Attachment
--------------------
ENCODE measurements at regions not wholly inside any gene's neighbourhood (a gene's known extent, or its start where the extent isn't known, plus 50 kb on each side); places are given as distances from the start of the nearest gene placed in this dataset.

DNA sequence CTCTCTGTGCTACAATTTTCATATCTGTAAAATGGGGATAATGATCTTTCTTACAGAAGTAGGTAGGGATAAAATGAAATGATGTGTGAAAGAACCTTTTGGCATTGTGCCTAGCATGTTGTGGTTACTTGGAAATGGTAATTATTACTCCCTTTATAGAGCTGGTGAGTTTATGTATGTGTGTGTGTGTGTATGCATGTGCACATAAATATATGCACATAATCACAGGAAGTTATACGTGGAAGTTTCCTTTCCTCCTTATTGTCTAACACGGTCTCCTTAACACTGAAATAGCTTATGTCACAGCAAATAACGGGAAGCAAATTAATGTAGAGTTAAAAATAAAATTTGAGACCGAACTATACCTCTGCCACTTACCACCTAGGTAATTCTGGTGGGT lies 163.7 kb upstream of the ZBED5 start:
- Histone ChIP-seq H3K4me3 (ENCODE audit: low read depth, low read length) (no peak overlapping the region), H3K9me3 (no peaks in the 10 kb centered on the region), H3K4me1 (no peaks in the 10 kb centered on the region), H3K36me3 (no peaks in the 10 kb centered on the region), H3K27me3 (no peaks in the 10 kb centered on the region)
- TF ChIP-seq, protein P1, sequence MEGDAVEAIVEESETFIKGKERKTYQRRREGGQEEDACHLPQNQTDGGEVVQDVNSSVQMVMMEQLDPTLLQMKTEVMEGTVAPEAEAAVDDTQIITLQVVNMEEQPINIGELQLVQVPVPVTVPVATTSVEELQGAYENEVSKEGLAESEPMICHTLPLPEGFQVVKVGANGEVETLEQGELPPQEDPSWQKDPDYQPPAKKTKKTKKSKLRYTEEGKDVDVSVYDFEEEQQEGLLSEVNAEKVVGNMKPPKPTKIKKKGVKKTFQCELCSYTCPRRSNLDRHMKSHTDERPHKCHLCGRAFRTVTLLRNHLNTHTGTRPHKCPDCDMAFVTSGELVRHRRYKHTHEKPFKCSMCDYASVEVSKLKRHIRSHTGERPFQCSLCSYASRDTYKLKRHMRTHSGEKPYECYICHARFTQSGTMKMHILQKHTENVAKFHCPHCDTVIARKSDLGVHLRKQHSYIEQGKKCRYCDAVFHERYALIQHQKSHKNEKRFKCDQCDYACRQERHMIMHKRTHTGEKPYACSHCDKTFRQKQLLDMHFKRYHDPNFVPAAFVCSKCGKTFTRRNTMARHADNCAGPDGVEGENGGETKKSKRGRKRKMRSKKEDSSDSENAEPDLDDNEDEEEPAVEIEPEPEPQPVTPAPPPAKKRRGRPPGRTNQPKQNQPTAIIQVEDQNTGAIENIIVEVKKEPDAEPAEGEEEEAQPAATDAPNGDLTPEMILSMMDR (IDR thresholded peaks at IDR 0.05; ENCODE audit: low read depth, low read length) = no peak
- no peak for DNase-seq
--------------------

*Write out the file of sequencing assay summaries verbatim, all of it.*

ENCODE measurements at regions not wholly inside any gene's neighbourhood (a gene's known extent, or its start where the extent isn't known, plus 50 kb on each side); places are given as distances from the start of the nearest gene placed in this dataset.

DNA sequence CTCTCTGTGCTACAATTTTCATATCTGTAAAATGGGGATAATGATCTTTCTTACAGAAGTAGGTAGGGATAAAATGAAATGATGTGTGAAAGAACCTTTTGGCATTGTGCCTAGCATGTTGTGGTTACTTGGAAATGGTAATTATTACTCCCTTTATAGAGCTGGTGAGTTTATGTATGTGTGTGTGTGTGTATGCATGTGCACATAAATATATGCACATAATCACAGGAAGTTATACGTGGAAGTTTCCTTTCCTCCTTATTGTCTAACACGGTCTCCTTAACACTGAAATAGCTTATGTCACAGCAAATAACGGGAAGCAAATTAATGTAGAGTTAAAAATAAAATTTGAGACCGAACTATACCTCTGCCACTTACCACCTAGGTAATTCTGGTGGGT lies 163.7 kb upstream of the ZBED5 start:
- Histone ChIP-seq H3K4me3 (ENCODE audit: low read depth, low read length) (no peak overlapping the region), H3K9me3 (no peaks in the 10 kb centered on the region), H3K4me1 (no peaks in the 10 kb centered on the region), H3K36me3 (no peaks in the 10 kb centered on the region), H3K27me3 (no peaks in the 10 kb centered on the region)
- TF ChIP-seq, protein P1, sequence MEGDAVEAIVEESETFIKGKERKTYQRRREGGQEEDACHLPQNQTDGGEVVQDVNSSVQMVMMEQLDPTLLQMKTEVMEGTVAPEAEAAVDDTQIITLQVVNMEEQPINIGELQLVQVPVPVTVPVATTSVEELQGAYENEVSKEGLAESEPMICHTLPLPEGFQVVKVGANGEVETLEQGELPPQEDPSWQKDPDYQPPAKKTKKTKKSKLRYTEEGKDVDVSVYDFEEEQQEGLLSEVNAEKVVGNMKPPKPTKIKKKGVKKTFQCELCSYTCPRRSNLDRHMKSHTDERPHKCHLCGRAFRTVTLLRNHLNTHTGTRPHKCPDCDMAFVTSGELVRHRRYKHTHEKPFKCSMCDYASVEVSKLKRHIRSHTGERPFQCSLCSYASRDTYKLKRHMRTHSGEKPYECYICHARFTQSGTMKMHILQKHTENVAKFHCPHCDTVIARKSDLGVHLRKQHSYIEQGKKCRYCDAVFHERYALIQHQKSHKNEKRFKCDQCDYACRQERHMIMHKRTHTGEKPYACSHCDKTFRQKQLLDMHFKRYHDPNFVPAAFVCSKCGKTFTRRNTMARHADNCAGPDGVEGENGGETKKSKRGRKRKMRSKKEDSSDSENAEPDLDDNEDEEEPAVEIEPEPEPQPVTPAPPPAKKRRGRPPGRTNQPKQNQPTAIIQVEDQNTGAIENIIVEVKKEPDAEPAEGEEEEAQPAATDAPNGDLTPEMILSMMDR (IDR thresholded peaks at IDR 0.05; ENCODE audit: low read depth, low read length) = no peak
- no peak for DNase-seq